To me, customer experience is everything. I firmly believe that the key to business success is customer obsession, and that it starts with a strong customer focus at the highest levels of the company. That’s why, when I took the role of Chief Customer Officer (CCO), I purposefully spent several months talking to our clients to understand what they want, need, and expect from the Bridge Partners experience.
These conversations have reinforced my belief that it’s not enough to offer great products and services. Of course it’s important to perform well during critical client interactions—such as when developing a well-crafted project scope, kicking off a new engagement, and delivering the outcome on time. However, just as with any long-term relationship, what clients want is that you pay attention to their needs and aspirations and be there for them over the long haul.
What I’ve learned is that if we’ve ever fallen short, it’s not because we lacked a specific service in our portfolio; rather, it’s because we hadn’t provided the experience that clients want and expect. People are looking to partner with someone they can trust, someone who’s invested in helping them achieve their goals. And fostering that kind of relationship requires genuine human connection and a willingness to pay attention to clients’ needs.
As CCO, one of my key objectives is to accelerate growth for our company—and that means building a powerful experience that’s aligned with each client’s purpose. My role includes developing a precise understanding of what clients need from us, not just what they want to buy. It entails creating a compelling experience by cultivating a sense of connection between our company and the leaders we serve. And it involves helping clients achieve their goals by being relevant and creating value both today and into the future.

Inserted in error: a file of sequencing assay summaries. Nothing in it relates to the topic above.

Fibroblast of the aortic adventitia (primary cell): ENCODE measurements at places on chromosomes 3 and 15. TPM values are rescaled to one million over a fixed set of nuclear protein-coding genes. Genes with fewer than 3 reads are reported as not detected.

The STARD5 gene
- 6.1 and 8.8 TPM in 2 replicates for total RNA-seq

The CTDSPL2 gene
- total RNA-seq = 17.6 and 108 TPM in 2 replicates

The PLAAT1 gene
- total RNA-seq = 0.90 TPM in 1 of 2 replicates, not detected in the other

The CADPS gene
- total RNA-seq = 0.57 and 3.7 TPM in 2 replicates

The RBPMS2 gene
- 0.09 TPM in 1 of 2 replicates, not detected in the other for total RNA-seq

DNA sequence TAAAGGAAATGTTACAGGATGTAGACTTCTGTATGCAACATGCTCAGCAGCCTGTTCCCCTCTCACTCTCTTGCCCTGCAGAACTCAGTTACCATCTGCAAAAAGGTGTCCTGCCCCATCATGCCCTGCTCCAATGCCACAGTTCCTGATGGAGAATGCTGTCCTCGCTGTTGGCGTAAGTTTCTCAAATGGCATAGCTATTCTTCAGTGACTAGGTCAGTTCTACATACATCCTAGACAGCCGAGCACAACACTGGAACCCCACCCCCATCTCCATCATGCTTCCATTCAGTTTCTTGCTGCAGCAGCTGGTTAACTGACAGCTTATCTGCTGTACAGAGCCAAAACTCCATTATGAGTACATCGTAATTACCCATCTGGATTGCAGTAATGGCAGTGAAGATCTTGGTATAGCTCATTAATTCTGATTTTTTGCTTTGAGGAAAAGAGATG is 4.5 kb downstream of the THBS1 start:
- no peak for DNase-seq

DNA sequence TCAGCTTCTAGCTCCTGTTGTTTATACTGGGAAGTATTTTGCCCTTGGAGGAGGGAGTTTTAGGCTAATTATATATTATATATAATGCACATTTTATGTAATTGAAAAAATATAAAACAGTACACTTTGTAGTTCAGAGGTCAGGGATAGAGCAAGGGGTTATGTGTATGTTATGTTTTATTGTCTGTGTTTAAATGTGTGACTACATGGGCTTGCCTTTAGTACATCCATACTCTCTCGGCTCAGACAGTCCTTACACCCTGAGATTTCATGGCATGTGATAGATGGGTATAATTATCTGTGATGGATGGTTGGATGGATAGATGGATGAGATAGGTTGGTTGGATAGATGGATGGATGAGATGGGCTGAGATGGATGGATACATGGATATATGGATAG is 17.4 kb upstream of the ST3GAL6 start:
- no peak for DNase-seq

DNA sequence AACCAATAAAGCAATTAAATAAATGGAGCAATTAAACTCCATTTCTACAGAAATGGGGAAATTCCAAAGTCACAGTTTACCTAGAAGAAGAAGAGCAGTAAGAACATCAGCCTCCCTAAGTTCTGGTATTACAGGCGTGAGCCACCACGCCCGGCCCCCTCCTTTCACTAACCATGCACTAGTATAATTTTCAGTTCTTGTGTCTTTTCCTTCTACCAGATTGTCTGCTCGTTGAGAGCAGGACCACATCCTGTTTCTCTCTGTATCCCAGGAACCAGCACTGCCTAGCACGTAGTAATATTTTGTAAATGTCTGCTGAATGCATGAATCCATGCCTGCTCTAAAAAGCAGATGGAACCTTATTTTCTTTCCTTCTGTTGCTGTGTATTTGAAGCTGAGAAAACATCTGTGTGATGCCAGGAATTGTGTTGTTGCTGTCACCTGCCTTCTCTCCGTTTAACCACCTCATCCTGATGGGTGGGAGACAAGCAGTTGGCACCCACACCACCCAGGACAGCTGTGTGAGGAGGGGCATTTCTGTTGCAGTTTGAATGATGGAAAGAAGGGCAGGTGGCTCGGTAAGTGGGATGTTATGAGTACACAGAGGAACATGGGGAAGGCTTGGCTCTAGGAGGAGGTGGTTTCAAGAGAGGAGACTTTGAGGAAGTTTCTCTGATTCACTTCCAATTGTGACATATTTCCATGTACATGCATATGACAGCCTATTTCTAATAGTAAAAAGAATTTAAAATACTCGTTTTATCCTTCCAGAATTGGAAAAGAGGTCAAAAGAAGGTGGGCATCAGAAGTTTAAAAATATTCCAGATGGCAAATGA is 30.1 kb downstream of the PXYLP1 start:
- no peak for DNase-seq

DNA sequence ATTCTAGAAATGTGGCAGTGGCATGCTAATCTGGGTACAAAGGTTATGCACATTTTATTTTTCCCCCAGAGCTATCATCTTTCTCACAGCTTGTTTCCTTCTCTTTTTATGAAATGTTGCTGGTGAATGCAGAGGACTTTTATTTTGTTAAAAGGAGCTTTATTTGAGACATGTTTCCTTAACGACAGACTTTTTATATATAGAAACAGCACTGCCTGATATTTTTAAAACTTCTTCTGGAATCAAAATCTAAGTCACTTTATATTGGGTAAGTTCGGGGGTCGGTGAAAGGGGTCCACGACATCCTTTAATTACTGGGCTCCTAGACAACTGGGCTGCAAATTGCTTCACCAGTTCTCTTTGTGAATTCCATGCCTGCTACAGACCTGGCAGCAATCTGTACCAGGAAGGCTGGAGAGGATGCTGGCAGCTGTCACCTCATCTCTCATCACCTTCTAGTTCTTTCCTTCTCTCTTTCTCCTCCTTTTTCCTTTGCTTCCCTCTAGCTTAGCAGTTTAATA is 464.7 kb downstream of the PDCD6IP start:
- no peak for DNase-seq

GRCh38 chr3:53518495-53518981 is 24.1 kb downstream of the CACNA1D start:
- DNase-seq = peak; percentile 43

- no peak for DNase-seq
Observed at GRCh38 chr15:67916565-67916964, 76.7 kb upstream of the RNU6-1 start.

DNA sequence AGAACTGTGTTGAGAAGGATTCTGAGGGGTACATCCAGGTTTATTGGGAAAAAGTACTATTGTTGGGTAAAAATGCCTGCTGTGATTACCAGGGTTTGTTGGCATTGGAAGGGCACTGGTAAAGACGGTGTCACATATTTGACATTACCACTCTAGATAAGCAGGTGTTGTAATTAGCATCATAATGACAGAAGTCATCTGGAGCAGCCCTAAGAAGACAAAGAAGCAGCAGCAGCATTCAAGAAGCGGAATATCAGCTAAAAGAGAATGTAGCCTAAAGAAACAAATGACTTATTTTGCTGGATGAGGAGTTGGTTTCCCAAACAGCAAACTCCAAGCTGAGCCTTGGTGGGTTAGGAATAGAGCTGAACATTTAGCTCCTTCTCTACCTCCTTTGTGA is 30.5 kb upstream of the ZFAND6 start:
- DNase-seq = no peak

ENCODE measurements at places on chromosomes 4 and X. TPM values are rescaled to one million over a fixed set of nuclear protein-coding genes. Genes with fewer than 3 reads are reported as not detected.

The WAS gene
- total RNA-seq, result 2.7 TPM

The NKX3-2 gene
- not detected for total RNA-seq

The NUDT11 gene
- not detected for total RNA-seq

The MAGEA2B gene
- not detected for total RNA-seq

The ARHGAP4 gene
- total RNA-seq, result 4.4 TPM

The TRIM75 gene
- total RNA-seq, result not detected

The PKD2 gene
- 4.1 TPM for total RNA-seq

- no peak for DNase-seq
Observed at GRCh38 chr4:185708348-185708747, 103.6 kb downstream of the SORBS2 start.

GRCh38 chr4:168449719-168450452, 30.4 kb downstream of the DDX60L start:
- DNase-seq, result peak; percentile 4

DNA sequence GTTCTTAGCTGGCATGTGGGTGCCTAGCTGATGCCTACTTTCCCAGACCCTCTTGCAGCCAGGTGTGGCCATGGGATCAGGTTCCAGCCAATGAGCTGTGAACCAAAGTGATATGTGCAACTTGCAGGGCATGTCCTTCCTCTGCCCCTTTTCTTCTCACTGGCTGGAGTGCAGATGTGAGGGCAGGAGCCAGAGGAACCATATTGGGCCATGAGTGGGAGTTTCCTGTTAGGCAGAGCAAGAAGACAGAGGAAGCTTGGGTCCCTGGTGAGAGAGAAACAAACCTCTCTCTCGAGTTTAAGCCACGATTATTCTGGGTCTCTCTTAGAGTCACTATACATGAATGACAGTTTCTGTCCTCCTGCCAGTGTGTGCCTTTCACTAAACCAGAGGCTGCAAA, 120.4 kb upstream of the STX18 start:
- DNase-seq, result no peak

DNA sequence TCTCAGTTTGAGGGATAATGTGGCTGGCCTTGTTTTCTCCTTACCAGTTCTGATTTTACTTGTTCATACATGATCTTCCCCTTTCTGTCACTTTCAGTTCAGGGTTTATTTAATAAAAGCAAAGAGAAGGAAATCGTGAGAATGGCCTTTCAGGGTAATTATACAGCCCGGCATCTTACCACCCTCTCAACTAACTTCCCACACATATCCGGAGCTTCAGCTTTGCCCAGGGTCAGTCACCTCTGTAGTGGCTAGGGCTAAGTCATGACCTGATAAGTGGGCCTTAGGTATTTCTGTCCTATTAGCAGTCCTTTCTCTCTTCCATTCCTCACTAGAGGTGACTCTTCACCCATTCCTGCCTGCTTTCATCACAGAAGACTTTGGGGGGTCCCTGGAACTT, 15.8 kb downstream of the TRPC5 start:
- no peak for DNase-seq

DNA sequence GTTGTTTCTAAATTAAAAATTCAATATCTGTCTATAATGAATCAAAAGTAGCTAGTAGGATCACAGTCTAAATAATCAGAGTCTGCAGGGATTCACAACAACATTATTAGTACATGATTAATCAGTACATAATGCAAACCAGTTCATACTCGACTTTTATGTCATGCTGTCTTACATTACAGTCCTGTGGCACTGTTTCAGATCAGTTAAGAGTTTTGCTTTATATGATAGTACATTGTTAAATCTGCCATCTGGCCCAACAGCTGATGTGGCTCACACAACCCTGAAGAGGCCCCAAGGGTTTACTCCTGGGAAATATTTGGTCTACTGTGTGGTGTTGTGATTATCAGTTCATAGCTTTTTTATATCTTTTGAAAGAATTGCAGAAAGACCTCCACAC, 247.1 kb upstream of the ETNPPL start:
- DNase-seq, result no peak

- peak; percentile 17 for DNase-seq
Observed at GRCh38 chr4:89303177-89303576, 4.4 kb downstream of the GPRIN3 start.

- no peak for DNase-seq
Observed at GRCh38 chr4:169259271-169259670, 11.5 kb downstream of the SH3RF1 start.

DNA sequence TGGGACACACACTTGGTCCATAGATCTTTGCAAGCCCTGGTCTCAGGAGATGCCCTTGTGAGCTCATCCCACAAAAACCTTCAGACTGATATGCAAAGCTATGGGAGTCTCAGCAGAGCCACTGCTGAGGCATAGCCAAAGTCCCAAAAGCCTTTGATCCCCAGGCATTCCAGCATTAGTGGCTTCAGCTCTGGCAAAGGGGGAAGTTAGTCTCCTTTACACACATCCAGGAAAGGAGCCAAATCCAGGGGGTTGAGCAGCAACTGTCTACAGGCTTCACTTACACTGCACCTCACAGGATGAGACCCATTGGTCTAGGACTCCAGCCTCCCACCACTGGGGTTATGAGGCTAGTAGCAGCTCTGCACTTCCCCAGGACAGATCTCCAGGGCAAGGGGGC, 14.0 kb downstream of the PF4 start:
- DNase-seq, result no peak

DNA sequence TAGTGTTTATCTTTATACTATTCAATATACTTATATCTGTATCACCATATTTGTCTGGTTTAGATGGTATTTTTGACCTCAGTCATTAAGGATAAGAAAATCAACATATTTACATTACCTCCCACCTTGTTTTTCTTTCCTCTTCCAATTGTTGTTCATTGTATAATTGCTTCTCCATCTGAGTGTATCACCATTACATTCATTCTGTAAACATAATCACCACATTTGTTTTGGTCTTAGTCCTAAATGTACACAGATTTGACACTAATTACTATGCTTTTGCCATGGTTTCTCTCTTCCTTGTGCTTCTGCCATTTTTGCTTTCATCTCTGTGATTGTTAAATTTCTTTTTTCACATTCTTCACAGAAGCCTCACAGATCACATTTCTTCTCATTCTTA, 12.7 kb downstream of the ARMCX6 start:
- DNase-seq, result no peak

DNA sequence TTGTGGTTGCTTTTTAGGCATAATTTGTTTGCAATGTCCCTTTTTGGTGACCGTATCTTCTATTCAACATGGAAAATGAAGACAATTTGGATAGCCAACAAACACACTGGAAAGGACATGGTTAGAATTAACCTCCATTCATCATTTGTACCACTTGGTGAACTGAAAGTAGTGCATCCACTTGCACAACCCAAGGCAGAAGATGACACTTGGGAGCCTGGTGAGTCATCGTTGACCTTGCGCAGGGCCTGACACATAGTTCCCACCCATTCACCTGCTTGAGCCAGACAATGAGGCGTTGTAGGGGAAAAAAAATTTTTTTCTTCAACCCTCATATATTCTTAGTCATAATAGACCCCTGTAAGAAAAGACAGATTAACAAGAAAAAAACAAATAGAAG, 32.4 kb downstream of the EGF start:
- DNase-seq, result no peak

The impact of being customer-obsessed
Like many other companies, we believe that enhancing the customer experience requires elevating this role to the C-suite. The reason for this is clear: Customers have access to an on-demand marketplace of products and services at their fingertips. Coupled with the mounting power of social and digital transparency, differentiating a brand in today’s economy requires a holistic view that extends far beyond any one product or service.
According to a report by Harvard Business Review Analytic Services, approximately 73 percent of business leaders say that delivering a relevant and reliable customer experience is critical to their company’s overall business performance. Yet just 15 percent say their companies are currently doing so.
It’s vital that every company have someone leading the charge at the senior executive level. According to one study, 10 percent of Fortune 500 companies and 22 percent of the Fortune 100 have a chief customer officer. It doesn’t matter what companies call the position—the titles often vary. But in today’s fast-paced marketplace, establishing executive accountability for the customer relationship is key to improving customer loyalty, increasing revenue, and developing a competitive market position.
A focus on the long term
Delivering a great customer experience is not accomplished in a day’s work. It’s a mindset shift. As Boston University dean Susan Fournier and business executive Lara Lee wrote several years ago in the Harvard Business Review, “A community-based brand builds loyalty not by driving sales transactions but by helping people meet their needs.” In today’s marketplace, brands are often valued more on the basis of the experience than on the product. By appointing an executive who champions the customer at every step, leaders can energize the organization and align their teams to view key decisions through the lens of the people they are there to serve.
For my part, spending time with clients is the highest priority, and learning how we can better serve them is my objective. In the coming months, I’ll share my ideas about how to engage more effectively with customers and how to apply data-driven insights to measure progress. I look forward to the ongoing conversation, and I encourage your feedback along the way.